It's been a while since I've posted anything relating to the Great Vivitar 28mm Bestiary, mostly because I view the work of compiling those lens variants to be complete. But this is not to say that I don't still shoot with these lenses. Today I ventured out with one of the very special models from that list, the only one to bear the "Vivitar Series 1" name. At f/1.9 it's also the fastest 28mm lens ever made, sharing that honour with the Voigtlander Ultron.
This is a solid mass of a lens, weighing in at 335g. It is 60mm long and, due to its odd flared shape, is 64mm wide at the end of the barrel. I say "odd" but the lens feels very nice in the hand, with a wide knurled focus ring that turns easily and smoothly and stops precisely.
The mount is M42. I have an official Pentax converter to K-mount, and then a K to MFT adapter, so I can use it on my Olympus E-P1. The lens aperture has a switch for A/M. Leaving this on "M", I get automatic metering through the camera body as I change the aperture on the lens.
The aperture dial moves from f/1.9 to f/16 in half-stop clicks. The first full stop after wide open is f/2.8 and I have determined from exposure information that the unmarked half-stop is f/2.4. Wide open the image has the glow typical of very fast lenses with uncorrected aberrations. Remember that for every extra stop, aberrations increase by a factor of nine. After a certain point it becomes simply impossible for the lens designers to come up with an optical formula that will compensate. Many photographers might enjoy using this "glow" as an in-camera effect, but it rarely suits my taste. I am particularly glad, then, that the first click is not at f/2, which would still be glow territory. By f/2.4 the image is completely usable, as the first two sample images here demonstrate.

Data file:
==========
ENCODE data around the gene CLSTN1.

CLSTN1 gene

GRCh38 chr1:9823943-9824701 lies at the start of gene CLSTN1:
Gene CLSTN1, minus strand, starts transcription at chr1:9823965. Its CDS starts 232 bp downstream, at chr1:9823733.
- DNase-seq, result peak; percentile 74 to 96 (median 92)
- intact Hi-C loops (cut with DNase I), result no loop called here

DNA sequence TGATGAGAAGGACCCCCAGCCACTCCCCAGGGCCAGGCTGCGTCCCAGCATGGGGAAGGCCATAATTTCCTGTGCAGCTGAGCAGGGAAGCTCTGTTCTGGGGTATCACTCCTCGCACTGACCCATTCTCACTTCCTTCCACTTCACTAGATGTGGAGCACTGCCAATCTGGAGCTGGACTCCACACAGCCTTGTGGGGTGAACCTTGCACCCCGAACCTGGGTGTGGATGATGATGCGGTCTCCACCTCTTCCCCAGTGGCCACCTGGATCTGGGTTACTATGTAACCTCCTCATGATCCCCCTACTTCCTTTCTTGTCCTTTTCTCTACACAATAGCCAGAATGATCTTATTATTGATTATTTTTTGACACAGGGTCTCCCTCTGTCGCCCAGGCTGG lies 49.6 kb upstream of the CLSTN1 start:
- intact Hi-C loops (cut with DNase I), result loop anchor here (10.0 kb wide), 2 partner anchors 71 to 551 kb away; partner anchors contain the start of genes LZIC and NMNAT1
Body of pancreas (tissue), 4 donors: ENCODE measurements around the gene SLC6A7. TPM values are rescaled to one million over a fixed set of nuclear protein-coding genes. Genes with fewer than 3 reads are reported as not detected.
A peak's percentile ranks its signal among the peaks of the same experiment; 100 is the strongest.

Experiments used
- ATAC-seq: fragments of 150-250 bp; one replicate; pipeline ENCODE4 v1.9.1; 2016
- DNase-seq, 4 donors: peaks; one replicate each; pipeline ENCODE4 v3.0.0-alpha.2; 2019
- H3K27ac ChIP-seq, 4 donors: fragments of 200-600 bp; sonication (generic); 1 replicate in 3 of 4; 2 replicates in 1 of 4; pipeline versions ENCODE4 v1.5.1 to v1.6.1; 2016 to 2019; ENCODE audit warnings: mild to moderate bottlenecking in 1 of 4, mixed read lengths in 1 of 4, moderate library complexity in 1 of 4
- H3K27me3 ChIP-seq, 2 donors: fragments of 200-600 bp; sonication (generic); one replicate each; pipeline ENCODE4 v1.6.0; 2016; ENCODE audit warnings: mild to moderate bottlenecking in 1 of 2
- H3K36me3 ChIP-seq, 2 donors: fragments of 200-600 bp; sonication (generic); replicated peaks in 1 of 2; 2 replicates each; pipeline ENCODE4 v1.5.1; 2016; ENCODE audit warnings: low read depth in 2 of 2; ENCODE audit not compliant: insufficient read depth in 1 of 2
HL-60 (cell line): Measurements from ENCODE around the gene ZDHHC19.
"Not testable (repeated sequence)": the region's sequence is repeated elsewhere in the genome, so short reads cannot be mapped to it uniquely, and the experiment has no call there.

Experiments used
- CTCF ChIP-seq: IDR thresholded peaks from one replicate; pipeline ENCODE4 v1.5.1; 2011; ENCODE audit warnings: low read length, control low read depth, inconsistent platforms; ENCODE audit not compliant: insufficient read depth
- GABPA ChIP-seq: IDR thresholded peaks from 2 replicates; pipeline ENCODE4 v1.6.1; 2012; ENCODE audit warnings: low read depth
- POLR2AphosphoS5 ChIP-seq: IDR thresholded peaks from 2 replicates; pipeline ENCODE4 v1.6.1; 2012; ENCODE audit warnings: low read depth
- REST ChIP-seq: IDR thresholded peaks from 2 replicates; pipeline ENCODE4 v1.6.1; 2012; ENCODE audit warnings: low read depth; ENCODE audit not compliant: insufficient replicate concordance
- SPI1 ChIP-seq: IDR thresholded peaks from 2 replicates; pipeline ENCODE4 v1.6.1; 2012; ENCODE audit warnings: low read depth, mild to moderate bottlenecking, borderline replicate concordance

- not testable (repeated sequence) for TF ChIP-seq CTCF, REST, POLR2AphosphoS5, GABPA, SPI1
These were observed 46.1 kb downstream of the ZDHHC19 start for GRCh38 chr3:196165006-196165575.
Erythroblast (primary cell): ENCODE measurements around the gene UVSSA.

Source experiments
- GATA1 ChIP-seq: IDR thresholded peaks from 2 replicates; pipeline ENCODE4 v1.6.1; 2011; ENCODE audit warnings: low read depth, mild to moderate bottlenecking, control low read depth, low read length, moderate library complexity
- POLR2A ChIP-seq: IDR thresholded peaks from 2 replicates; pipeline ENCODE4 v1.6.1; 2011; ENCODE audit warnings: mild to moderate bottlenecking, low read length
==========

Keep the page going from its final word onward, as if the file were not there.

Bokeh is nice to my eyes when not wide open, but can certainly get busy. Wide open it swirls but not in the over-the-top headache style known to some Russian lenses. You can definitely get creative with the Vivitar if you wish, as the above image illustrates.
The optical formula is 9 elements in 8 groups with an internal focus design that means the lens does not change in length one iota. The down-side is that the front of the barrel rotates, making the use of a polariser annoying. Though I would not generally use a polariser on a wide angle lens, 28mm cannot be said to be very wide in Field of View equivalent terms. On an MFT body this acts like a focal length of 35mm on APS-C or 56mm on 35mm ("full-frame").
Minimum focus is 30cm and there are seven aperture blades. Made by Tokina, the Vivitar Series 1 28mm 1:1.9 was sold in 1978 for $1000 in today's money. No-one except maybe Voigtlander or Zeiss could get away with marketing anything like it for SLRs in this day and age.
I'll conclude my review in Part 2.